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Europe comes to Town
Over the last two decades, the European Film Festival (EFF) has grown substantially, if only because Europe itself has grown more nations: one of the strongest films of this year’s festival and probably the strongest female acting performance—Ursula Ratasepp’s title role in Kertu—comes from Estonia, which only formally remerged as a political entity from under Soviet domination in 1991! (Estonia is also the source country of The Poll Diaries, a film set at the start of World War II, the 100th anniversary of which passed last year.)
If one of Europe’s “newest” countries has produced the leading female role of the festival (and a contender for the best supporting male performance in Mait Malmsten’s village ram/drunk), the strongest films from both the critical and commercial perspectives come from two of the continent’s oldest: Germany is the source nation of Stations of the Cross, which most cinephiles would probably declare the best film of the festival, and Spain is the home—and lends its national character to—the stunningly good, action-packed crime thriller No Rest for the Wicked. If you see only two films for the festival, they must be these.
Stations of the Cross is properly classifiable as a tragedy, and one of eternal proportions. It follows, in 14 installments matching the 14 stations of the Catholic liturgical cross, the story of a young innocent made to suffer cruelly at God’s hands—or at least those of His appointees.
With its backdrop of the terrorist attacks on Spain, No Rest for the Wicked also stands up to serious critical analysis, but it is as a crime thriller that it shows its chops. Had the first five minutes of this film been a Cricket World Cup match, it would have begun with six sixes in the first over and accelerated from there.
Violent in the extreme, but considered in the intellectual detail, No Rest is as good as crime cinema gets. Jose Coronado, in the lead role, is unnervingly good and almost spookily cast; long after the film itself has faded from memory (and that will take a while), his face in its final frame will be recalled as vividly, even if not quite as gloriously, as the visage in the Shroud of Turin. His must surely be the strongest male role in the EFF.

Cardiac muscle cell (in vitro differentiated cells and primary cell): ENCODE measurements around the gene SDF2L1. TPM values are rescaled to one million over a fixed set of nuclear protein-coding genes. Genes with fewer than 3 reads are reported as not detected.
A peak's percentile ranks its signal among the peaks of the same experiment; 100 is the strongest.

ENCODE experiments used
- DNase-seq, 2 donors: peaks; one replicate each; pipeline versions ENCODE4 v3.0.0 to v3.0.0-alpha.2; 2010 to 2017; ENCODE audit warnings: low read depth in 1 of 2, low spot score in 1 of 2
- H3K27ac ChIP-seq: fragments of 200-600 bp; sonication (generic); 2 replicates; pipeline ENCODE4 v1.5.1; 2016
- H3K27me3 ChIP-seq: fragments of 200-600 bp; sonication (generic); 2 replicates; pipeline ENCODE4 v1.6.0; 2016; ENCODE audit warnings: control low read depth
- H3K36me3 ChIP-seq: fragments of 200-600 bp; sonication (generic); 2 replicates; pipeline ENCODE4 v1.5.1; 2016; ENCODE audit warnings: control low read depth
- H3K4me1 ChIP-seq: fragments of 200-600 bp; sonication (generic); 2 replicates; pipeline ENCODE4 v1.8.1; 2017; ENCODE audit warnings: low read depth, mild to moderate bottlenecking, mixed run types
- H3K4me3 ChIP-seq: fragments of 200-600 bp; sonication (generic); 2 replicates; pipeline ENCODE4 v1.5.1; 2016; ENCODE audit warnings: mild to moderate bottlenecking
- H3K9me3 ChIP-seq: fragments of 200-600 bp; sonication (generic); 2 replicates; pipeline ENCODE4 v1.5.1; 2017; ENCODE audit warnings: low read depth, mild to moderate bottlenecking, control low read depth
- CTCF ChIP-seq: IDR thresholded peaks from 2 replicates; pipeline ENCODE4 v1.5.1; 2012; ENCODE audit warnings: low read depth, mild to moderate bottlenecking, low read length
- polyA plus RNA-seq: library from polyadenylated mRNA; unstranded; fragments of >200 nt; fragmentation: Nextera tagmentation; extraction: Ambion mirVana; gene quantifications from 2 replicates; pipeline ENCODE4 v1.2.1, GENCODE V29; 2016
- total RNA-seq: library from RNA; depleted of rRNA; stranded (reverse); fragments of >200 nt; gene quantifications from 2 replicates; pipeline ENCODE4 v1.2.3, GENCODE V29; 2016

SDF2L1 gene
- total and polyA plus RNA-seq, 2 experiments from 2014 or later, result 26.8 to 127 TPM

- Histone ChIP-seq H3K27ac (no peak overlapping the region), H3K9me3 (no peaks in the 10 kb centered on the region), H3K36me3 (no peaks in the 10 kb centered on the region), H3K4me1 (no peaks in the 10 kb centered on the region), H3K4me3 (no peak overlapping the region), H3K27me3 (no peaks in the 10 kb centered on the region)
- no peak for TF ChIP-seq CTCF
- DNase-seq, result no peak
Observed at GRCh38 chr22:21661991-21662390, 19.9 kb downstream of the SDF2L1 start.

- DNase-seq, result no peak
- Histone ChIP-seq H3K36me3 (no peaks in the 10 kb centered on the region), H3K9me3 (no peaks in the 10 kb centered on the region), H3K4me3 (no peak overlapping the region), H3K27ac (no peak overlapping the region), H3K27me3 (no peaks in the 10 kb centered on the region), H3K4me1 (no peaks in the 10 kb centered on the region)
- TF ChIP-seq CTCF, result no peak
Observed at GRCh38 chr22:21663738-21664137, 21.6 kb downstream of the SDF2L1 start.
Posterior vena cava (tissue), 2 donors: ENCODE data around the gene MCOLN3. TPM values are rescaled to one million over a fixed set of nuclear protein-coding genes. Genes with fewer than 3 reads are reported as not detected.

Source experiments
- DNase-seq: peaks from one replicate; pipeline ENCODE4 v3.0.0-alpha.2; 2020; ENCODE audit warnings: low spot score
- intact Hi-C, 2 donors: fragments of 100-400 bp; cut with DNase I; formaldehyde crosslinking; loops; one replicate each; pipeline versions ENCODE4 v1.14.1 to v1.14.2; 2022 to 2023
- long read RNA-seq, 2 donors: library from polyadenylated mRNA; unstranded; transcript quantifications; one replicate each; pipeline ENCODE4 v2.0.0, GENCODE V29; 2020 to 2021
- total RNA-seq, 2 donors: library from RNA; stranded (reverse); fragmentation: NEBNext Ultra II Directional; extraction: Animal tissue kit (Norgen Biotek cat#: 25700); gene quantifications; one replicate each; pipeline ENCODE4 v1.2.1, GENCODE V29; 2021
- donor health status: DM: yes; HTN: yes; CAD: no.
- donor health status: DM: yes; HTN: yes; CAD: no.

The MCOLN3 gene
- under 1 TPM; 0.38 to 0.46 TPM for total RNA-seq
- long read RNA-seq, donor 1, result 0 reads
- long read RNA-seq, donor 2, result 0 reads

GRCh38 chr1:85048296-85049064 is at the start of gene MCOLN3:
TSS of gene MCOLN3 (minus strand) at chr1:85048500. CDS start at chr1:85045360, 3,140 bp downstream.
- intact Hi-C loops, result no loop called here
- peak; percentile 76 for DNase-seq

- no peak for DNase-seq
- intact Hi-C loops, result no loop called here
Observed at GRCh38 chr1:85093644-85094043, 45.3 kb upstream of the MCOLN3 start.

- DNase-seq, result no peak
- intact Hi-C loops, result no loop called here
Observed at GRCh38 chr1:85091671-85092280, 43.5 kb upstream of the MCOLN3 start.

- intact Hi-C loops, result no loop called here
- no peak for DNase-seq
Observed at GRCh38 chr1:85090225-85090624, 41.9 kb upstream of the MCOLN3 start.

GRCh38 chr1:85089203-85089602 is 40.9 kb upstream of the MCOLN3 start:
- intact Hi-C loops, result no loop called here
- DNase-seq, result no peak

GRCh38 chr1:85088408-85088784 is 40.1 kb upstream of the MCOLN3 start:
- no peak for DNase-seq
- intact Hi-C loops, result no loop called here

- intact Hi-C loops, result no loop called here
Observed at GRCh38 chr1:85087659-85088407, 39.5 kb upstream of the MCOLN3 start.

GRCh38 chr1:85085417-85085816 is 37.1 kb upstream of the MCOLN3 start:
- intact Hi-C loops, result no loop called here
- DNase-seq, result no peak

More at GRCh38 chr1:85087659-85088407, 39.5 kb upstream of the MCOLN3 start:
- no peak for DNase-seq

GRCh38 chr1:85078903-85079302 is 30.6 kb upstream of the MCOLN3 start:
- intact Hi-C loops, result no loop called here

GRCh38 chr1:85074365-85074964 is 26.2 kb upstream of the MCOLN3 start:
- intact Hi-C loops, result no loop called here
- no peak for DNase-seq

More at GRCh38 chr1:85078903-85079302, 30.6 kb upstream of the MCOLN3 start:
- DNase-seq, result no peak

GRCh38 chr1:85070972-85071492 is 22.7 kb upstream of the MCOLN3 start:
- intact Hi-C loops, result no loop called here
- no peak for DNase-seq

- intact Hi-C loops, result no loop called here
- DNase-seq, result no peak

Spain, too, is the host country of the most Woody Allenesque film in the festival line-up, A Gun in Each Hand, a dialogue-heavy, character- and relationship-led romantic comedy that follows, in half-a-dozen segments, the interconnected lives of its dozen-plus characters. Even in subtitled translation, and almost entirely bereft of spoken nuance, the script sparkles.
Good mutterings were also heard of a supposedly very funny French film, The French Minister, but, at press time, with your correspondent resident in Barbados, advance viewing was not possible. Similarly, films from the Netherlands, Austria, Belgium, Cyprus, and three of the four British films could not be considered in-depth, even though they included what might be the leading children’s and young adult films in Shaun the Sheep Movie (animated, British), Finn (drama, Netherlands) and School of Babel (documentary, France).
Subject to that limitation, the most topical film of the festival is likely to prove to be Colour of the Ocean, a German film wrestling, with remarkable sympathy for both sides, with the genuine dilemma of sub-Saharan boat people crossing the Mediterranean to seek asylum in Europe. With Congolese-Senegalese, German and Spanish actors in lead roles set in the Canary Islands, this film depicts the near-insoluble crisis now facing the world—or at least those parts of it.
Another film that will sadly never cease to be topical deals, very well, with the immense hurt involved when people who are supposed to protect others instead exploit them. Don’t Be Afraid, a Spanish film, touchingly shows the depth and permanence of the damage caused by child abuse by parents; the film’s great strength may be that it shows that, even after all their suffering, good children still love their bad parents.
The lone Polish film in the festival, My Father’s Bike, may offer the best musical score, for adults—two of its three lead male characters are musicians, one a jazz woodwinds-man, the other a classical pianist – but younger, hipper folk are more likely to be taken by the soundtrack to the one British film available for advance screening, Gone Too Far!
The film most likely to be underrated in the next fortnight is Lionel Baier’s Longwave, the lone Swiss entrant in the field. A satire set largely in revolutionary Portugal in 1974, it spends almost all of its runtime on the thinnest of comedy edges, slipping off, occasionally (as in a dance sequence that misfires) or frequently, depending on who is watching, but, when it works, as it does in almost every slapstick and/or mistaken language scene, it works hilariously well.
It was not picked as a Guardian daily selection (check the Features sections on festival days), but only because unequivocally stronger films screened on the same days.
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